Open dialogue with your partner about your needs and concerns may also help to overcome many barriers to a healthy sex life.
Medications such as sildenafil (Viagra™), varderafil (Levita™), or tadalafil (Cialis™) may help improve sexual function in men by increasing blood flow to the penis. Men who are on medicines that contain nitrates such as nitroglycerine should not take oral ED medications. The combination of nitrates and these specific medications can cause low blood pressure (hypotension).
The most common side effects of these medications are indigestion, nasal congestion, flushing, headaches, and a temporary visual disturbance.
Aids such as vacuum devices and penile constriction rings serve as erectile aids for some men.
A vacuum constriction device is a cylinder that is placed over the penis. The air is pumped out of the cylinder, which draws blood into the penis and causes an erection. The erection is maintained by slipping a band off of the base of the cylinder and onto the base of the penis. The band can stay in place for up to 30 minutes. The vacuum device can be safely used to treat most causes of erectile failure. Lack of spontaneity, discomfort, and cumbersomeness of the device seem to be the biggest concerns of patients.
Penile injection therapy (intracavernosal injection therapy)
Men are taught how to inject medications directly into the erection chambers of the penis to create an erection.
Injection therapy is effective in treating a wide variety of erection issues caused by blood vessel, nerve, and psychological conditions.
Using a tiny needle and syringe, the man injects a small amount of medicine into the side of his penis. The medicine relaxes the blood vessels, allowing blood to flow into the penis. This treatment has been widely used and accepted since the early 1980s. The three most common medicines are prostaglandin E1 (alprostadil), papaverine (Papacon), and phentolamine (Regitine).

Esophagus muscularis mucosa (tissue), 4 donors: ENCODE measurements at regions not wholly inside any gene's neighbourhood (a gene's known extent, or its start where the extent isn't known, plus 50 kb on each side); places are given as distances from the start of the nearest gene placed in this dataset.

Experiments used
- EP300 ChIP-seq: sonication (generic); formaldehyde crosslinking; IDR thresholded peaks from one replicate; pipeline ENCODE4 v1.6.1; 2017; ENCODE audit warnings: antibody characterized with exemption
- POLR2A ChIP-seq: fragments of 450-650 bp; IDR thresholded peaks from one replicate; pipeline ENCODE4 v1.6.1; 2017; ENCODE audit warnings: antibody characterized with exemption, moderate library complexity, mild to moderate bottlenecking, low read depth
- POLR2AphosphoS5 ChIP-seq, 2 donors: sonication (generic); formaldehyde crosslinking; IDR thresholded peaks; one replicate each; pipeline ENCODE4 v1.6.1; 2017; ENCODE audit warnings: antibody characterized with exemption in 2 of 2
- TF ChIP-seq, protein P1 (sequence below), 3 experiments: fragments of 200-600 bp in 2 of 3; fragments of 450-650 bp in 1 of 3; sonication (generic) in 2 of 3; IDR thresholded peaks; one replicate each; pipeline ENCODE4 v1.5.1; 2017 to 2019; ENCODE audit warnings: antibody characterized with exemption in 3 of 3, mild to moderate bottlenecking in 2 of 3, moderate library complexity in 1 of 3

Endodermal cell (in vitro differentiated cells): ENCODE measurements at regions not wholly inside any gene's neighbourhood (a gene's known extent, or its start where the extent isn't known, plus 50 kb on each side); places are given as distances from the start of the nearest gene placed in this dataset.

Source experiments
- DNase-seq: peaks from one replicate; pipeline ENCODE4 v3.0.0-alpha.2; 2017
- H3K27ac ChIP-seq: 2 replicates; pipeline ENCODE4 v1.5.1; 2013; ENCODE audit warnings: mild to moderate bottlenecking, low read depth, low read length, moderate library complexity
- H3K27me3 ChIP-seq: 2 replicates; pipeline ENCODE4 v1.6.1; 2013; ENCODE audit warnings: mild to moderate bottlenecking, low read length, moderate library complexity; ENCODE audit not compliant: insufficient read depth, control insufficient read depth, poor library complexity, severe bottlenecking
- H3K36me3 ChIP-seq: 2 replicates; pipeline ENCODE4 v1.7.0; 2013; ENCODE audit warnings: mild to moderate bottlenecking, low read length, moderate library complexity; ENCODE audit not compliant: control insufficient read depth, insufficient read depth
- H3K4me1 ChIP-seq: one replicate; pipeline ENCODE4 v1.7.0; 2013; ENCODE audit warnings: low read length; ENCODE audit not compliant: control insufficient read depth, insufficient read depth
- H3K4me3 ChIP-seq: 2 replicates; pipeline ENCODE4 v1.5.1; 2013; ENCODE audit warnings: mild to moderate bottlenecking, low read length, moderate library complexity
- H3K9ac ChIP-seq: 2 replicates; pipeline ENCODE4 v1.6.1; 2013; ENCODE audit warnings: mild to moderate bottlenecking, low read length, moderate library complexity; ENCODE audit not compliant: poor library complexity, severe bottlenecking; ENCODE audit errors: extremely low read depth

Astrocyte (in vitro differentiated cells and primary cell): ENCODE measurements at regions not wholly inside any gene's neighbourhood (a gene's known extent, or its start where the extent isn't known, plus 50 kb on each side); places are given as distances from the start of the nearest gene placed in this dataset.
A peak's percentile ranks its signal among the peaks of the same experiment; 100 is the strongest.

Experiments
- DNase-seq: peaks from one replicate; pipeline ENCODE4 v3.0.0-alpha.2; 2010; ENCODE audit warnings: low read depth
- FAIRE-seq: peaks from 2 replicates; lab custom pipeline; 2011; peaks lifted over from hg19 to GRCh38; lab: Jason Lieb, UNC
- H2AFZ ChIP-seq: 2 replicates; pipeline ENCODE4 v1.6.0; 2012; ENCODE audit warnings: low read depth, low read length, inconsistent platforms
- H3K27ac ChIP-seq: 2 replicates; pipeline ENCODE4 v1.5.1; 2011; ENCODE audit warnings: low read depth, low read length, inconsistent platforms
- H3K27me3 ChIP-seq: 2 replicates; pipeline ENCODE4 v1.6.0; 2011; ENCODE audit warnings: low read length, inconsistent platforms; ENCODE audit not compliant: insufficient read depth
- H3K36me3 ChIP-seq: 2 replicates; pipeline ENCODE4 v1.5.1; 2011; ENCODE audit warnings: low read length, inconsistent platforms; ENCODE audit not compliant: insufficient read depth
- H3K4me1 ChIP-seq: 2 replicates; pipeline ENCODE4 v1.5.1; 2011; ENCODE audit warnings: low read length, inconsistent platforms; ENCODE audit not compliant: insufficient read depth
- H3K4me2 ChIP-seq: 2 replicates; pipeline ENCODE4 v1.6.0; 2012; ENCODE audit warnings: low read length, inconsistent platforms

The most common side effects are pain and penile scarring (fibrosis). Patients with cerebral and vascular disease or severe cardiovascular diseases might not be able to tolerate the dizziness and high blood pressure occasionally caused by injection therapy.
A painful erection that lasts longer than two to three hours is called priapism and may occur with injection therapy. This can be lessened with proper dosing and by following the treatment guidelines.
For this treatment, a suppository is placed into the urinary tube (urethra) using a plastic applicator. The suppository contains the medicine alprostadil (MUSE), which is absorbed into the bloodstream. MUSE relaxes the blood vessels, allowing blood to flow into the penis.
MUSE appears to be less effective than either injection or vacuum therapy, although it can be used to treat erectile dysfunction due to a wide variety of causes.
Patients with urethral problems must use special care when using this treatment since the suppository is placed directly into the urethra.
Psychology and sex therapies
Psychological causes may contribute to erectile failure even when there is a clear organic cause.
Therapy with a trained counselor can help a person address feelings of anxiety, fear, or guilt that may have an impact on sexual dysfunction.